Entering Berlin with a spring in my step I quickly found our hotel the wonderfully welcoming Industrie Palast right near Westkreuz Station. Housed in a recently converted warehouse the Palace is vibrant and high-tec, serving both hostel and hotel budgets and featuring lots of high ceilings. I dropped my stuff and headed off on adventure. 

I saw the East Side Gallery which uttered yet more truth and made me think of Marika Rose’s theory of Joy, ‘In the beginning there was freedom’, noted the shrapnel damage on the Berlin Library (and thought of Gabe Moshenska), rode the U6 and marvelled at how the Berliners could convince the playmobil to fix their trains, ate my first Currywurst in Charlottesburg and wrote some postcards with my back to the Berlin Wall, watching the setting sun. 
It was a good day and a great introduction to the Garden City.
(Berlin Underground Playmobil Pixies! & Berlin from the Oberbaum Bridge)

 Waiting for my now half deaf dear little daddy to return, on the other hand, was a bit nerve-wracking and I was glad for such distractions. Shortly after 11, having made passing references to Waiting for Godot to my sister and having just ordered a latte, dear little Daddy arrived.

After an in-house breakfast Dad and I hit Berlin in the blazing sunshine. We walked the round about way to Checkpoint Charlie having checked out some little harbours on the way. And once again ruminated on how Dad’s current affairs is my history lesson. After a little snack we walked past the site of Hitler’s bunker, passed the British Embassy, and along Unter den Linden, laughing at all the little boys having their photos taken near posh cars, by the same token dodging the Turkish ladies ‘raising money for the disabled’.

We stopped for lunch at the Hackescher Markt, where I sat in a funky 70’s hanging seat and ate my second currywurst of the trip, and persuaded Dad to do the ‘Berlin Beer Bear’ pose for a photo. We were surrounded by all kinds of artisan goods are available for the right price, which was slightly out our price range. 

After the market we headed back to Untern to eat icecream and then do the Reichstag Tour. The Reichstag Tour was recommended to me and is genuinely one of the best things in Berlin. You do have to book in advance, but its free to book online, and you will be subjected to an airline style security check. Once inside and carefully herded in your group of 20 you climb the height of the Reichstag in a futuristic silent lift. Armed with your in-ear headpiece you are then free to climb the elegantly designed Reichstag Dome. The audio-guide keeps movement round the dome regulated, the information was relevant and detailed to just the right level. Joan would be chuffed at all the ways they tried to make it eco-friendly and it offers great views of Berlin on a sunny day like ours was. Although you cannot escape history in Berlin, the Reichstag Tour celebrated significance in a way that was really thoughtful. Also its free!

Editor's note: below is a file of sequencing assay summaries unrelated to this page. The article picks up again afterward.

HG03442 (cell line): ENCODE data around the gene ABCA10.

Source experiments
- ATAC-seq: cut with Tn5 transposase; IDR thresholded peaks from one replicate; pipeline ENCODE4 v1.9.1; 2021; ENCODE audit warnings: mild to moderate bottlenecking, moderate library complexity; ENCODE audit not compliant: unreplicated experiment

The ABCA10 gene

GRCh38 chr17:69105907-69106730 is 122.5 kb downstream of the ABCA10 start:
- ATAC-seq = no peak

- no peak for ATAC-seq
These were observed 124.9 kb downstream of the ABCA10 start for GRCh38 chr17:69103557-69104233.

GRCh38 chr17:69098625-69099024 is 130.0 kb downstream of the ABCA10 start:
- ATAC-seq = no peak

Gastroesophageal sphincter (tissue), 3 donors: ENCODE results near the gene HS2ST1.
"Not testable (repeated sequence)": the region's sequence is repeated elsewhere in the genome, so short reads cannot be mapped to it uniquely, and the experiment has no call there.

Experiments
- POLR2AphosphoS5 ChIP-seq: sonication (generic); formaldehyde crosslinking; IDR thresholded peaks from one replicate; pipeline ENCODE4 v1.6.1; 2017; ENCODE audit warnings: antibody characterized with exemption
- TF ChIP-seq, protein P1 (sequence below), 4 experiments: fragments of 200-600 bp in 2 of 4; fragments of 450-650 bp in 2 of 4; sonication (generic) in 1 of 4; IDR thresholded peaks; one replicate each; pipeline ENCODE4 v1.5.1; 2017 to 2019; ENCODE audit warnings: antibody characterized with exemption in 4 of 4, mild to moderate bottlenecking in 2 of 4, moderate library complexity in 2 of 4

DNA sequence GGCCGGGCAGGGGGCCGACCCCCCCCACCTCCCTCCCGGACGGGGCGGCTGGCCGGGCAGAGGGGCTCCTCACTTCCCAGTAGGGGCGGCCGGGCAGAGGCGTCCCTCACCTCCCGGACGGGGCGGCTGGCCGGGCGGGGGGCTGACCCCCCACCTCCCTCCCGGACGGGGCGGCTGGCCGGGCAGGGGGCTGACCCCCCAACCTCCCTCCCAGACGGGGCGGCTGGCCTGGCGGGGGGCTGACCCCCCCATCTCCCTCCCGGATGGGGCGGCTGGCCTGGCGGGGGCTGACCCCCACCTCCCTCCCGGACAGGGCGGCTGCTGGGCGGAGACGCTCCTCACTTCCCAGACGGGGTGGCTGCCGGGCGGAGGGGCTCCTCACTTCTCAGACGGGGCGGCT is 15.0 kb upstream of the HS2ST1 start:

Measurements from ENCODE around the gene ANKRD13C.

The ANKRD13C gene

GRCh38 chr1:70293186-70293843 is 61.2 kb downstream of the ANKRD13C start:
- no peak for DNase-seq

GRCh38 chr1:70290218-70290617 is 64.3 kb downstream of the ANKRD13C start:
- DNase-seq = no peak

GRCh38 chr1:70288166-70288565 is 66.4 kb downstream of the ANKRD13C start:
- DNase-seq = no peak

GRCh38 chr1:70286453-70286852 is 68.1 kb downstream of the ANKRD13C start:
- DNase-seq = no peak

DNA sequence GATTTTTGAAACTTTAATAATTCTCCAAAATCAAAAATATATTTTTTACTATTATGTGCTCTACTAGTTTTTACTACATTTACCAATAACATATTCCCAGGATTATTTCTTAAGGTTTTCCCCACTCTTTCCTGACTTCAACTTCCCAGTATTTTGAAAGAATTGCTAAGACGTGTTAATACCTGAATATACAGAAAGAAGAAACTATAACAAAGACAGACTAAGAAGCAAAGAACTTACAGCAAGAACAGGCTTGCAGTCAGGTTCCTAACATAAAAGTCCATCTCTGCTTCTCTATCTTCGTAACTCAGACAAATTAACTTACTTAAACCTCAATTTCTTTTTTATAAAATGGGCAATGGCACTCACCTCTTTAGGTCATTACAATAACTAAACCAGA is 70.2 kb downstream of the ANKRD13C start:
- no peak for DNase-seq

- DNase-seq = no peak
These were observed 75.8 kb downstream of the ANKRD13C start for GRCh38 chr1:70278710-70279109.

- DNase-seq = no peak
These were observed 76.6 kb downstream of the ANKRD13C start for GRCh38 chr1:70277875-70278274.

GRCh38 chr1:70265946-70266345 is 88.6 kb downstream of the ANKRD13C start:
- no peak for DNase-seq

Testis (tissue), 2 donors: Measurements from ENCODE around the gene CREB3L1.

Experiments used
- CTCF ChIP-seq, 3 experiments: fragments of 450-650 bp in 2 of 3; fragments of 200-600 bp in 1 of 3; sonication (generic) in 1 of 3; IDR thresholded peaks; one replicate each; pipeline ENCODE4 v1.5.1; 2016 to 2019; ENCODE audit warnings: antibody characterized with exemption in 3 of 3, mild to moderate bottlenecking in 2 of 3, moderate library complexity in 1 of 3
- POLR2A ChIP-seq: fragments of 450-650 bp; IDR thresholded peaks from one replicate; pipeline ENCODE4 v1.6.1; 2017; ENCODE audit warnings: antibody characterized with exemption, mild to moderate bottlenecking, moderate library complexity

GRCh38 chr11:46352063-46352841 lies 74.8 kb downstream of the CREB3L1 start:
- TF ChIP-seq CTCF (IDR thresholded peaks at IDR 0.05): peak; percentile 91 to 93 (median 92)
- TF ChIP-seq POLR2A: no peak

(Reichstag Tour - note cloudless sky, awesome walkways, German flag)

After the tour I wanted to visit the Holocaust Memorial because I learned lots about it last year on my MA and was interested to see the way people interacted with the space. From what I saw I imagine the purists would be angry along similar lines to Diana’s park. I visited the Holocaust Museum at the park anxious to find out more about the history of the memorial.
 I didn’t find out anything. 
But the exhibition is very moving; as with everything in Berlin its on a mammoth scale, and makes the most of multiple media to make its point. I really didn’t like the dark reflective rooms. But they have done well to create room for reflection and also for people to come together for positive change.

(Brandenburg Gate on a summer's evening)

On Sunday we discovered more of Berlin, we had a go at Museum-Island, but having booked little in advance the queues just seemed too long. Appreciative of the pretty architecture instead we plumped for Berlin Dom. Being built in the early 20th century might put people off visiting the Dom but having an interest in German Cathedrals (from last year) it seemed like an obvious choice. There was an audio visual guide which seemed to be a programme built on Nintendo handsets – an interesting choice when I was thinking about PR at Aachen Cathedral. Dad discovered the iPad whilst seeing people taking photos on them. I remembered what it was I liked about both Luther and Christians. And we had yet another opportunity to get up high on the Cathedral Tour. This time there was nothing between us and the sky on yet another glorious Berlin summer day. I enjoyed seeing all the green spaces but my feet hurt and it was really hot so we quickly made for the cafe at the bottom, complete with ‘Heaven Cake’ which was heavenly!

Tune in on Wednesday for Part 3 - Hamburg then home!